September 19–20, 2016: Training
September 20–22, 2016: Tutorials & Conference
New York, NY

Schedule: Automation sessions

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11:35am–12:15pm Wednesday, 09/21/2016
DevOps Automation, Continuous delivery Regent Audience level: Beginner
Michael Gorven (Facebook/Instagram)
Average rating: ***..
(3.75, 8 ratings)
Every time an Instagram engineer commits code to master (up to 40 times a day), it is automatically tested and deployed to a fleet of thousands of web servers in as little as 10 minutes. Michael Gorven describes the iterative approach Instagram took to build this system, the problems it faced along the way, the solutions it implemented, and the key principles which enable this to work. Read more.
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11:35am–12:15pm Wednesday, 09/21/2016
Infrastructure reimagined Automation, DevOps Beekman Audience level: Beginner
Joe Damato (packagecloud.io)
Average rating: ***..
(3.00, 3 ratings)
Infrastructure as code might be literally impossible because none of the core open source software we use actually works. Joe Damato examines what it means for infrastructure to be represented as code, outlines some fundamental software components required for automating infrastructure using code, and discusses some interesting failure cases for these tools. Read more.
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3:50pm–4:30pm Wednesday, 09/21/2016
Financial systems Automation, Resilience engineering Gramercy Audience level: Beginner
Average rating: ***..
(3.71, 7 ratings)
We all know about Netflix's Simian Army. But that's just for Internet-based companies, right? Bidisha Agarwal and Marco van Dam demonstrate how the Simian Army can also be used to make a traditional corporate IT environment more resilient and discuss the adaptations, pitfalls, and (organizational) difficulties ING had to overcome in order to succeed. Read more.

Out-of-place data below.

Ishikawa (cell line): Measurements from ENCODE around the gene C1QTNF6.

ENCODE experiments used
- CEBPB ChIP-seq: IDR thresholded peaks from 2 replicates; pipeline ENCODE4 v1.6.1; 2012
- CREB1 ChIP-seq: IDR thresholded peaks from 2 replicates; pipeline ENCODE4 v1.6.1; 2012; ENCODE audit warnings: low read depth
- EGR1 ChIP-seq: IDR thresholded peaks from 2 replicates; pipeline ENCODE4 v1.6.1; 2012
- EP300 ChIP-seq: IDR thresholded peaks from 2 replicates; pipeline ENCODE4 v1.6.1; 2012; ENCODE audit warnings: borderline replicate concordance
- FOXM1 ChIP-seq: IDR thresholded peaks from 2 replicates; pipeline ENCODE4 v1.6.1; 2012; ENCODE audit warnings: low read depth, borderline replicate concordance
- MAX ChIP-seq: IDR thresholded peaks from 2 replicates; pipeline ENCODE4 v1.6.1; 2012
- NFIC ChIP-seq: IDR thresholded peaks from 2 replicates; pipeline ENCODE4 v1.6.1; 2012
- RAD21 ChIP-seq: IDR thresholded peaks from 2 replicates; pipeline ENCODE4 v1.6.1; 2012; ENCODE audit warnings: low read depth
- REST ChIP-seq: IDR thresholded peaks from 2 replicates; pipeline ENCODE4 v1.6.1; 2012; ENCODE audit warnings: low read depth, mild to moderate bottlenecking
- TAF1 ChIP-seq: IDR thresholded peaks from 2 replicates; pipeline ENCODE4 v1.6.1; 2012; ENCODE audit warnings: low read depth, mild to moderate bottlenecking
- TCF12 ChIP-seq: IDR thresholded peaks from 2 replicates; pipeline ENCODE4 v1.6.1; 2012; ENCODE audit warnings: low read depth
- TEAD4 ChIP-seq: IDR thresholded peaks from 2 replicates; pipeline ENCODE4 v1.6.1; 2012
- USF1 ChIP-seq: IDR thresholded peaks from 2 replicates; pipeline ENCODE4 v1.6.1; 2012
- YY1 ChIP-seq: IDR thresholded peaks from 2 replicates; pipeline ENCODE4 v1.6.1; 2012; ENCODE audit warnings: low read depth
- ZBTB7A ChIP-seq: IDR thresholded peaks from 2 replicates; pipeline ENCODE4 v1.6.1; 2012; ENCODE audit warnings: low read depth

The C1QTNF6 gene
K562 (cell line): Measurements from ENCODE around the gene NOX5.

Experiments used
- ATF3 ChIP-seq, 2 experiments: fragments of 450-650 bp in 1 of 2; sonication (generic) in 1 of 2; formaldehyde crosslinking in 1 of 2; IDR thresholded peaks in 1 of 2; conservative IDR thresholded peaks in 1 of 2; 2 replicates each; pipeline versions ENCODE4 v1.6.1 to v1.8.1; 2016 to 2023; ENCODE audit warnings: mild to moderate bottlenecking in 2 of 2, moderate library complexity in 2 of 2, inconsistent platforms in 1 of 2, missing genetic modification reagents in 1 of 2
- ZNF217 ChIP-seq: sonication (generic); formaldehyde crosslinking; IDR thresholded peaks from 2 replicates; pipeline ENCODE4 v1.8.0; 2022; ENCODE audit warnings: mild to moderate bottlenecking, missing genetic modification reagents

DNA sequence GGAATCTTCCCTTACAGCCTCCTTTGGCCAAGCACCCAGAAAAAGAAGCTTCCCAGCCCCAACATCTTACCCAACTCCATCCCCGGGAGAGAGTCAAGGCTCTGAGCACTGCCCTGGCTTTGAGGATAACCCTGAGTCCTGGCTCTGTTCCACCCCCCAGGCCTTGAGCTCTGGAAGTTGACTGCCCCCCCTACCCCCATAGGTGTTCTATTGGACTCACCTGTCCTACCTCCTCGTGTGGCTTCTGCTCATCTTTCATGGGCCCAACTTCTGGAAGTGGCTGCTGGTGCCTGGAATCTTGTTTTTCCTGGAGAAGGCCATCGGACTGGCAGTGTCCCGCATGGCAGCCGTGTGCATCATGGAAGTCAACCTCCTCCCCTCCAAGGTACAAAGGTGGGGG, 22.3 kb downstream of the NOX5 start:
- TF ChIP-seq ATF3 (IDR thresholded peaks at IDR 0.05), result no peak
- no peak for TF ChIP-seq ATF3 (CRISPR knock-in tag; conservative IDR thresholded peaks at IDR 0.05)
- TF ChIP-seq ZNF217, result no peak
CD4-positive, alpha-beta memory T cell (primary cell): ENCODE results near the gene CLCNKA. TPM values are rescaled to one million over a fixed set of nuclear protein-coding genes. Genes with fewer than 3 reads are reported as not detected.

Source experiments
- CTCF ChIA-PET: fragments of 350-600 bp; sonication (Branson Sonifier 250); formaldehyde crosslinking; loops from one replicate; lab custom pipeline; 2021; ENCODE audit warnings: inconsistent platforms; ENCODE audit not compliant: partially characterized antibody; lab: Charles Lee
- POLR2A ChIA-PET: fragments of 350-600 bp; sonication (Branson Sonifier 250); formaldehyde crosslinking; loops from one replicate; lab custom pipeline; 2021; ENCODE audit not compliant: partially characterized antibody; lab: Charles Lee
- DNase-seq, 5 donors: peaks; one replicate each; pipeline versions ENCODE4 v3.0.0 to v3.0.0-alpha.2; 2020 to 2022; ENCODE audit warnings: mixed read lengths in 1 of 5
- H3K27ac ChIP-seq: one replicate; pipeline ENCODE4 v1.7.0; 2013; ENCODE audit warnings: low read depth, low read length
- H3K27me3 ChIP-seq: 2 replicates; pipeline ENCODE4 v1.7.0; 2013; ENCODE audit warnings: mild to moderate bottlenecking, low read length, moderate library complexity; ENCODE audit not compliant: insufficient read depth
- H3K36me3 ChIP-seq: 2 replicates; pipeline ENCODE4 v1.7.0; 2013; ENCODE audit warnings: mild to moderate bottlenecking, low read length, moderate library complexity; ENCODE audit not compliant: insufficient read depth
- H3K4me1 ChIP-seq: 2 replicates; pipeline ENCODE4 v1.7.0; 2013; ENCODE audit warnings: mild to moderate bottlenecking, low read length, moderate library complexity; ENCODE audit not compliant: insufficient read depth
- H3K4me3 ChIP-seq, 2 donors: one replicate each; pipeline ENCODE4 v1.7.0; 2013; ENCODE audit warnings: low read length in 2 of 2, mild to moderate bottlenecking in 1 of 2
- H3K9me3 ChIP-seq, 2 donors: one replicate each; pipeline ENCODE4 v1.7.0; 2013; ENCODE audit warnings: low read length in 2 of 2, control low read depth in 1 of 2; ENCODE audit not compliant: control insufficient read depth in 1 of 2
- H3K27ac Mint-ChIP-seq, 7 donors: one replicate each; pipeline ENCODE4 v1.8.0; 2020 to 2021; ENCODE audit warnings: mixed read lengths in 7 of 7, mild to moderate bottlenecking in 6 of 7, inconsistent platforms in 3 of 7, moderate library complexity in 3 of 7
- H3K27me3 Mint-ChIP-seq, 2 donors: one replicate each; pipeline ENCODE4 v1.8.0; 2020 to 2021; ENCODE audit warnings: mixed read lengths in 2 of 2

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2:25pm–3:05pm Thursday, 09/22/2016
Infrastructure reimagined Automation, Databases Gramercy Audience level: Beginner
Tammy Butow (Dropbox)
Average rating: ****.
(4.29, 7 ratings)
Dropbox has grown enormously since launching in 2008, surpassing 500 million sign-ups and 500 petabytes of user data. Its Databases team of SREs manage thousands of MySQL servers, which requires a deep understanding of MySQL, automation, Linux, Python, hardware, performance tuning, monitoring, and reliability. Tammy Butow offers an overview of how Dropbox database infrastructure has scaled. Read more.
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3:50pm–4:30pm Thursday, 09/22/2016
Measuring the right things Automation, DevOps Beekman Audience level: Intermediate
Parashuram Narasimhan (Microsoft)
Average rating: ****.
(4.86, 7 ratings)
Chrome has excellent devtools that help fixing rendering performance issues in web pages. Parashuram Narasimhan demonstrates how to create scripts that use the same source of information as the devtools to automatically measure metrics like frame rates, paint times, and layout calculations and explains how this method is being used to continuously track rendering performance of web apps. Read more.
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4:45pm–5:25pm Thursday, 09/22/2016
Infrastructure reimagined Automation, Cloud Gramercy Audience level: Intermediate
Kief Morris (ThoughtWorks)
Average rating: ****.
(4.00, 3 ratings)
Infrastructure as code leverages Agile engineering tools and practices to provision and manage highly reliable infrastructure at speed. Building on the concepts from his book, Infrastructure as Code, Kief Morris explains how a team can implement a change-management pipeline to create a fast, reliable process for testing and hosting infrastructure for their microservices-based system. Read more.
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4:45pm–5:25pm Thursday, 09/22/2016
Measuring the right things Automation, Continuous delivery Beekman Audience level: Beginner
Akshay Shah (Uber), Michael Hamrah (Uber)
Average rating: ****.
(4.80, 5 ratings)
As Uber broke its monolith into microservices, monitoring became increasingly difficult. No single service could answer a critical question: is the business running? Akshay Shah and Michael Hamrah share the challenges Uber faced when monitoring business outcomes instead of engineering metrics and why building an anomaly detection system to solve those problems is easier than you might expect. Read more.